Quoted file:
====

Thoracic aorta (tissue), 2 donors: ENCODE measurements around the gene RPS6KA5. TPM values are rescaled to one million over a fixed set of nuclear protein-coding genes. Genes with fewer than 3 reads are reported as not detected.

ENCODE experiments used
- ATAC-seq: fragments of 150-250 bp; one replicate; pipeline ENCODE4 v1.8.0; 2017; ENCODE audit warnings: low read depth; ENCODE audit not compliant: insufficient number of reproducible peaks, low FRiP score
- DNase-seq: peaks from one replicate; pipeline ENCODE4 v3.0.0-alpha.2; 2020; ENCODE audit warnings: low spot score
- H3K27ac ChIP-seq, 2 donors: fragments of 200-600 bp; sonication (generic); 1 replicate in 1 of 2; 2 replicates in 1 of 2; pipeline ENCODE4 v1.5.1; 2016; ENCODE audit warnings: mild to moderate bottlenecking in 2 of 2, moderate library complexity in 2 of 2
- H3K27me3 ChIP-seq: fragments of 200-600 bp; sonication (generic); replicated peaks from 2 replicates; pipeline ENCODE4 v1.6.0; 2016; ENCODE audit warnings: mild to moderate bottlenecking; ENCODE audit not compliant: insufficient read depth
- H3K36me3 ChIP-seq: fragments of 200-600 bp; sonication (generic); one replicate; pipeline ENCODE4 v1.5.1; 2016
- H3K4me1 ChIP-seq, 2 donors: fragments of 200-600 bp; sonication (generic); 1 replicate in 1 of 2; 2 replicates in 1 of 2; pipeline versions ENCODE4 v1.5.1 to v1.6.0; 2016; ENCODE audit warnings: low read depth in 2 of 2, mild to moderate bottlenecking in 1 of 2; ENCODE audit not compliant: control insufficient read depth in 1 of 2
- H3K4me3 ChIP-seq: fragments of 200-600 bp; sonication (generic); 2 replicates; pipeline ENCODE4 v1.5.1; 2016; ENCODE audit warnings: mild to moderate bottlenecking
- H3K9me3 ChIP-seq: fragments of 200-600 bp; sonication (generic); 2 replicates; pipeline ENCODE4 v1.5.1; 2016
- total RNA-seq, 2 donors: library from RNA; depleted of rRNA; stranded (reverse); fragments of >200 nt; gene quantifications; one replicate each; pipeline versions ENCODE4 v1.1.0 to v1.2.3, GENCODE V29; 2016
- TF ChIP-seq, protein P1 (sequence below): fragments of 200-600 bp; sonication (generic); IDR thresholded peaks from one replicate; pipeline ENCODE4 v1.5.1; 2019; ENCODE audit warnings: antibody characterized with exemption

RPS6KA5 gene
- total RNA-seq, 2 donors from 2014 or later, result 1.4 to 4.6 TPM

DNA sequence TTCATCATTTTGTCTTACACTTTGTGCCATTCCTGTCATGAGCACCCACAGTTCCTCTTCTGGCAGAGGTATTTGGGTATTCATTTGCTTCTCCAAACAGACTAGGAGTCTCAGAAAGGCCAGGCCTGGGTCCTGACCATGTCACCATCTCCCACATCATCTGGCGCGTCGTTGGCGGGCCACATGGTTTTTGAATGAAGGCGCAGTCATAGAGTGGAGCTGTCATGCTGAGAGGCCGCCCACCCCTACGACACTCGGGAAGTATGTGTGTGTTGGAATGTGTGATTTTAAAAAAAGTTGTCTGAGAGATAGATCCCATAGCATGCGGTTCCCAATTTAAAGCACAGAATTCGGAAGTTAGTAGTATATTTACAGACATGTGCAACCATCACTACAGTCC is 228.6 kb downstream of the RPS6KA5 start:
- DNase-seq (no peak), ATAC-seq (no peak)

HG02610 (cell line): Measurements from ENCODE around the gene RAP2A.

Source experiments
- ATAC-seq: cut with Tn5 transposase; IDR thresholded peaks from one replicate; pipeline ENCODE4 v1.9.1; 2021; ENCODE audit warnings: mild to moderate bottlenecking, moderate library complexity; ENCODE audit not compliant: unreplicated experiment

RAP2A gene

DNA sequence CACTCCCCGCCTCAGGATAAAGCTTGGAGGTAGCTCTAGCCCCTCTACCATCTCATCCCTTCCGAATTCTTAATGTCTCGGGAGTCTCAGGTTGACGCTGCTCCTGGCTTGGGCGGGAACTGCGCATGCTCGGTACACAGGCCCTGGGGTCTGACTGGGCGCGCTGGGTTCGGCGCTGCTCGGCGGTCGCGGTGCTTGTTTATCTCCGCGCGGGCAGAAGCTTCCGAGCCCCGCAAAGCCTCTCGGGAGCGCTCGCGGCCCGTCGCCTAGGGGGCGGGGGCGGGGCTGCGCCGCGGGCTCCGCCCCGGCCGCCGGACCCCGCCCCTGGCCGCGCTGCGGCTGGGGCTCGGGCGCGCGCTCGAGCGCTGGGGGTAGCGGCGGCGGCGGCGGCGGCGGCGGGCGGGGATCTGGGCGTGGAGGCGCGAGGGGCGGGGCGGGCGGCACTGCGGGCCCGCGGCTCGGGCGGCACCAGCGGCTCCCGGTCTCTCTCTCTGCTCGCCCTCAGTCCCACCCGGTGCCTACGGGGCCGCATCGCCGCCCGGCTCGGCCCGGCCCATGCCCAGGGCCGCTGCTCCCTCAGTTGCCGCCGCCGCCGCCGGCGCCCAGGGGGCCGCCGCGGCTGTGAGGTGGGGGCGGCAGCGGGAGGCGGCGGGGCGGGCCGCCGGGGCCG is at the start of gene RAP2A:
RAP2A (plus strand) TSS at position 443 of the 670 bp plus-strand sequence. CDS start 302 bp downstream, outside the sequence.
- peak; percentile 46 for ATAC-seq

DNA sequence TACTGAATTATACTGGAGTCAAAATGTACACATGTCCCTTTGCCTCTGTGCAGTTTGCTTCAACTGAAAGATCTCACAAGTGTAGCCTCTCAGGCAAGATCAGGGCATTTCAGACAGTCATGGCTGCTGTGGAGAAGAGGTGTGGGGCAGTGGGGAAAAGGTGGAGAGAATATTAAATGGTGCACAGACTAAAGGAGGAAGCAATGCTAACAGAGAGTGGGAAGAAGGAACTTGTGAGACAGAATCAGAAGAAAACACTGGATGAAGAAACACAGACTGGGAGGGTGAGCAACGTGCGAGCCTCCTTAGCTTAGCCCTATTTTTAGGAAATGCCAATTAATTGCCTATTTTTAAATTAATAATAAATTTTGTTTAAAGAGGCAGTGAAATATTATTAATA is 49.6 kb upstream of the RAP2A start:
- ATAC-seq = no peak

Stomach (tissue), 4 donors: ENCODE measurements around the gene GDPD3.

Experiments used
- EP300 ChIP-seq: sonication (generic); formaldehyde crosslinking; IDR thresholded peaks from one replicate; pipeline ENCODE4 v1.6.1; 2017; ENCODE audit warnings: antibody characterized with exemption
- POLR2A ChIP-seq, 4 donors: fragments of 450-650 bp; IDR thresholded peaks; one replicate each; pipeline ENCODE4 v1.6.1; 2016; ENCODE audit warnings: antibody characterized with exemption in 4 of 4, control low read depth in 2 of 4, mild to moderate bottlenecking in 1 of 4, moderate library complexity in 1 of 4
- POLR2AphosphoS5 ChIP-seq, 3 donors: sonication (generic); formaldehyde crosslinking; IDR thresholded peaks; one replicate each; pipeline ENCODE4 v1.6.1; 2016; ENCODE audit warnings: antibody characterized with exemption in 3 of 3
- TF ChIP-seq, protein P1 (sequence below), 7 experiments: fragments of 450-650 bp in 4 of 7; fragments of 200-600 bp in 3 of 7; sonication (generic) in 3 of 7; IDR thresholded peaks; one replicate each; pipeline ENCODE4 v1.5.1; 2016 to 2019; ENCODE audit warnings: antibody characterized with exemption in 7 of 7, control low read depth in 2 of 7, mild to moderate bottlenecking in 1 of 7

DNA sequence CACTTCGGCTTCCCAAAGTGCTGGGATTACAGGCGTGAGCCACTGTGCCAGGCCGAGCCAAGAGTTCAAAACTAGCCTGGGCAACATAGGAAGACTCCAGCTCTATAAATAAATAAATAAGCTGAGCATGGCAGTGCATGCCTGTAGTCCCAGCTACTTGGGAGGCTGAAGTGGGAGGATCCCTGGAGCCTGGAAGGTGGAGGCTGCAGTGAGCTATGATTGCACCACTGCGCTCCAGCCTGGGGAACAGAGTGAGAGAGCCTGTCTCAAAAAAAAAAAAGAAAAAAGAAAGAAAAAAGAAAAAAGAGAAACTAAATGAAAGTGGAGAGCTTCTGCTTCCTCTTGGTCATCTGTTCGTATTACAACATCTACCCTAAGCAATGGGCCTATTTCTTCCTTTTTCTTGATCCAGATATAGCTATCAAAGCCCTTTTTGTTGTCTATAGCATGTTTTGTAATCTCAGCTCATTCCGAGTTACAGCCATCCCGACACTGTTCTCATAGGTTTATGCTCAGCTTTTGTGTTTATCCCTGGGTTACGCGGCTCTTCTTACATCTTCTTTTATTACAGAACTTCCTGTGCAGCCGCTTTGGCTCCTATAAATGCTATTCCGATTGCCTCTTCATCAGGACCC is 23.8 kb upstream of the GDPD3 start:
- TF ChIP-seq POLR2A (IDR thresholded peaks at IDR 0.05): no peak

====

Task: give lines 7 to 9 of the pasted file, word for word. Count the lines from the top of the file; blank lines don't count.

- H3K36me3 ChIP-seq: fragments of 200-600 bp; sonication (generic); one replicate; pipeline ENCODE4 v1.5.1; 2016
- H3K4me1 ChIP-seq, 2 donors: fragments of 200-600 bp; sonication (generic); 1 replicate in 1 of 2; 2 replicates in 1 of 2; pipeline versions ENCODE4 v1.5.1 to v1.6.0; 2016; ENCODE audit warnings: low read depth in 2 of 2, mild to moderate bottlenecking in 1 of 2; ENCODE audit not compliant: control insufficient read depth in 1 of 2
- H3K4me3 ChIP-seq: fragments of 200-600 bp; sonication (generic); 2 replicates; pipeline ENCODE4 v1.5.1; 2016; ENCODE audit warnings: mild to moderate bottlenecking